Cardiac hypertrophy is the term used to describe an abnormal thickening of the heart muscle. Specific genes are responsible for determining cell growth and differentiation during the early stages of cardiac development. Reactivation of these genes later in life can lead to an abnormal thickening of the heart muscle.
Researchers from Charité -- Universitätsmedizin Berlin lead by Professor Silke Rickert-Sperling have been able to identify the underlying molecular mechanism. The study, published in the journal Nucleic Acids Research, was the first to describe the role a very specific protein plays in the development of this common type of heart disease.
‘Cardiac hypertrophy, an abnormal thickening of the heart muscle, develops in response to constant exposure to increased stress on the heart.’
AdvertisementCardiac hypertrophy, an abnormal thickening of the heart muscle, develops in response to constant exposure to increased stress on the heart, such as that exerted by high blood pressure. When the cells of the heart increase in size, they are said to become 'hypertrophic' (a condition that is characterized by a thickening of the walls of the heart). The chambers of the heart become smaller, and the heart muscle loses elasticity, impairing the heart's ability to pump blood. Cardiac hypertrophy is also a major risk factor for cardiomyopathy (weakening of the heart muscle), a serious condition that often leads to heart failure and death.
For this current study, researchers from the Experimental and Clinical Research Center, an institution jointly run by Charité and the Max Delbrück Center for Molecular Medicine (MDC), were joined by researchers from the Max Planck Institute for Molecular Genetics (Berlin) and Harvard Medical School (Boston). Together, they described a novel molecular pathway underlying this condition. A specific protein, DPF, and its splice variant, DPF3a, appear to play a crucial role. Initial activation of DPF3a, which occurs as a result of phosphorylation, is achieved via the action of a special type of enzyme called a kinase.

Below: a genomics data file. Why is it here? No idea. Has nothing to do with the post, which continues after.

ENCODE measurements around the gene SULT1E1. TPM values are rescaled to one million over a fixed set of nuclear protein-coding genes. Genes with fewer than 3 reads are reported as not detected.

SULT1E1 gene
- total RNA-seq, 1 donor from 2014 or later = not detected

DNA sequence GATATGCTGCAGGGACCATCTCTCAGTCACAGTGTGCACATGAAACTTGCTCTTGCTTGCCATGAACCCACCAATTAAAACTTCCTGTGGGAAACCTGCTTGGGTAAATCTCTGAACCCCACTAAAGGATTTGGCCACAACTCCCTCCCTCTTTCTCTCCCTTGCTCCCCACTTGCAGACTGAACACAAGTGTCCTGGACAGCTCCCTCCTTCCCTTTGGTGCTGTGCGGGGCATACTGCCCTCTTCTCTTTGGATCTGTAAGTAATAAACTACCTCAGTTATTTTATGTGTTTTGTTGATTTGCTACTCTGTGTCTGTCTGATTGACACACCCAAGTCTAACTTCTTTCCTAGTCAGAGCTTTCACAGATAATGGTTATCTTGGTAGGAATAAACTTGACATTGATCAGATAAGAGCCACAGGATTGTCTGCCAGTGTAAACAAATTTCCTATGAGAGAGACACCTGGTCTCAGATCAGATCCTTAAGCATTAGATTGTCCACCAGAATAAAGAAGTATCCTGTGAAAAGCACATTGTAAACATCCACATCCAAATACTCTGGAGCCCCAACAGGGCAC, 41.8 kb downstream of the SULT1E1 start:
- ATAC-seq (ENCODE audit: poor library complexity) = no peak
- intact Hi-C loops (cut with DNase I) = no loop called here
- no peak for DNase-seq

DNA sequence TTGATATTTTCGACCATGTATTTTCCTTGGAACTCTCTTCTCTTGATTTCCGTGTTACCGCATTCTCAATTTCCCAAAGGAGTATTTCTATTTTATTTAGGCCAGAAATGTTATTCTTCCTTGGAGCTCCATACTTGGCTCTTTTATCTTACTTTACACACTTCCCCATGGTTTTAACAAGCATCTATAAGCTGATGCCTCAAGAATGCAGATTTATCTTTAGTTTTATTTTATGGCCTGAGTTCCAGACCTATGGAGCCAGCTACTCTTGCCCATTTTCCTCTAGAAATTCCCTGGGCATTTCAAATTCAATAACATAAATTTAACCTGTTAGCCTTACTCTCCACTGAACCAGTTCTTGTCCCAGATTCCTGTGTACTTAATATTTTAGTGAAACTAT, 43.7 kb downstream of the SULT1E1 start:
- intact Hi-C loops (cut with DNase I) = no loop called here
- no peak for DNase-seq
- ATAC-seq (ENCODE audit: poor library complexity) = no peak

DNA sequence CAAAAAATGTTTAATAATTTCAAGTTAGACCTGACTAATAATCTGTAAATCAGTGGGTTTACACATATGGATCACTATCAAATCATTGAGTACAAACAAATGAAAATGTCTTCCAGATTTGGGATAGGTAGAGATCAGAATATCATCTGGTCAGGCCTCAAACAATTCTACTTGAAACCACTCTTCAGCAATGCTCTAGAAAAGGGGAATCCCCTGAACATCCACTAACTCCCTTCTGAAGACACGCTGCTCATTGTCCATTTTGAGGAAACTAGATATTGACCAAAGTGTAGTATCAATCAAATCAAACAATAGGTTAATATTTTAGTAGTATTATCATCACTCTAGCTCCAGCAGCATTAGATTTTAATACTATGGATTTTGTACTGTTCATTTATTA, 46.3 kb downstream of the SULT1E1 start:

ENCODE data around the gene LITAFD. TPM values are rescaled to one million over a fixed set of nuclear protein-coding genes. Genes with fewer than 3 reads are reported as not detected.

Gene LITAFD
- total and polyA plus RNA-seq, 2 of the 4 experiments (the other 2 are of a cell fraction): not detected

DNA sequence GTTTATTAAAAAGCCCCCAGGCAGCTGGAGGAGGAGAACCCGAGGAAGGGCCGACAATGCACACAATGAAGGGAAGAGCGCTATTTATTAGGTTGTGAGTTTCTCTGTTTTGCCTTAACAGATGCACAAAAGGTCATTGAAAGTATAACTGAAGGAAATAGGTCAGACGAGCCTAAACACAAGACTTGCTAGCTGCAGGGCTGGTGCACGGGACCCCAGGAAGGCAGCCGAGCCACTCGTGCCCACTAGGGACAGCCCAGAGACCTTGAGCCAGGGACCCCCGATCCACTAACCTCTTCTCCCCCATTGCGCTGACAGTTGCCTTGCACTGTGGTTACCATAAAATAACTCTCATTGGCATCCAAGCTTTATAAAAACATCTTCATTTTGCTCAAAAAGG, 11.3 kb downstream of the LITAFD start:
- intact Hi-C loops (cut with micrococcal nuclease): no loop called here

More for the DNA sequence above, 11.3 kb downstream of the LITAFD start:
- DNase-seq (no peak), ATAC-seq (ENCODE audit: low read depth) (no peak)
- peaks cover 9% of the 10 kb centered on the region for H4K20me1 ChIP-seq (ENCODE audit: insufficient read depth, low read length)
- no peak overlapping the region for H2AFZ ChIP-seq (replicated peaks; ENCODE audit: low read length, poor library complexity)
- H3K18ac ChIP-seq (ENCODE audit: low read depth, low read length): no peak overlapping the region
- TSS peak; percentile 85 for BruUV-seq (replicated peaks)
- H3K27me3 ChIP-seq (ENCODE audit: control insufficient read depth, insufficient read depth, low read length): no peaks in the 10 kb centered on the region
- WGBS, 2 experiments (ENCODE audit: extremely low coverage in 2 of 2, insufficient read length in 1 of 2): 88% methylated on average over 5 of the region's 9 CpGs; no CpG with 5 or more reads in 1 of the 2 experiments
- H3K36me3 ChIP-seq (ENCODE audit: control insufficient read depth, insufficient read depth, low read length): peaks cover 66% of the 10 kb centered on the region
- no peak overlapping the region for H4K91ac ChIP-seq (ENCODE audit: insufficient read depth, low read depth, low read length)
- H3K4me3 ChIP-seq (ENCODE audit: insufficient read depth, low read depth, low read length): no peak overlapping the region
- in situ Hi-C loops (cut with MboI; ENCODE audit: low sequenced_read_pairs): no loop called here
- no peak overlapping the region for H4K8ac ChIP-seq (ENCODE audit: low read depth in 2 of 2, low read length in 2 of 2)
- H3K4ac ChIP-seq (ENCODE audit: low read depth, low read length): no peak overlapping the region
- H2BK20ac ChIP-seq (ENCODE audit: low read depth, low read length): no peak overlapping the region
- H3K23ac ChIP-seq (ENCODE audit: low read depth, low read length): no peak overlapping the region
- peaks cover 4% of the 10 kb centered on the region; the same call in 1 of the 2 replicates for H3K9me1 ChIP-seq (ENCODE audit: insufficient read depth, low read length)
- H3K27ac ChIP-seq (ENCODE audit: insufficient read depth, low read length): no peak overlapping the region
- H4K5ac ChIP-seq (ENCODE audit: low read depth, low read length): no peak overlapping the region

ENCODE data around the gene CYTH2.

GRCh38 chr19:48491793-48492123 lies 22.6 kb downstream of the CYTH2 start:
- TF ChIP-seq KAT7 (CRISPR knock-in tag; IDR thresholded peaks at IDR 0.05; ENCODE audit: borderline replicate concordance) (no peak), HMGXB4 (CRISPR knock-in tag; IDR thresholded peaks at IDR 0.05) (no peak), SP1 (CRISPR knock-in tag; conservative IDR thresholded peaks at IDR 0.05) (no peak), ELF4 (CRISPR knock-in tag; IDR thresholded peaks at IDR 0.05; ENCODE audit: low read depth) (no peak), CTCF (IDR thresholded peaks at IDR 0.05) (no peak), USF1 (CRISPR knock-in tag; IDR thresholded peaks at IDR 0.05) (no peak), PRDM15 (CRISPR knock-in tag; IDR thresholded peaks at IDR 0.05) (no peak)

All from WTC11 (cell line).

Once activated, DPF3a binds to a transcriptional repressor, a protein that inhibits the expression of different genes within the cell's DNA. Binding releases the repressor protein, thus allowing the previously blocked gene to be transcribed and translated into proteins. This action by DPF3a leads to an increase in the production of proteins that are normally associated with early cardiac development, and which are typically found in patients with cardiac hypertrophy. Results were confirmed through analyses performed on cardiac tissue samples from patients with cardiac hypertrophy.
According to Prof. Dr. Silke Rickert-Sperling, Head of the ECRC's Cardiovascular Genetics Research Group, improving our understanding of the molecular basis of cardiac hypertrophy is the first step towards treating heart failure, adding that "it is my hope that our research represents a promising start in this area." Across the globe, the search for new molecular targets for drugs used in the treatment of heart failure remains an area of intense research focus.
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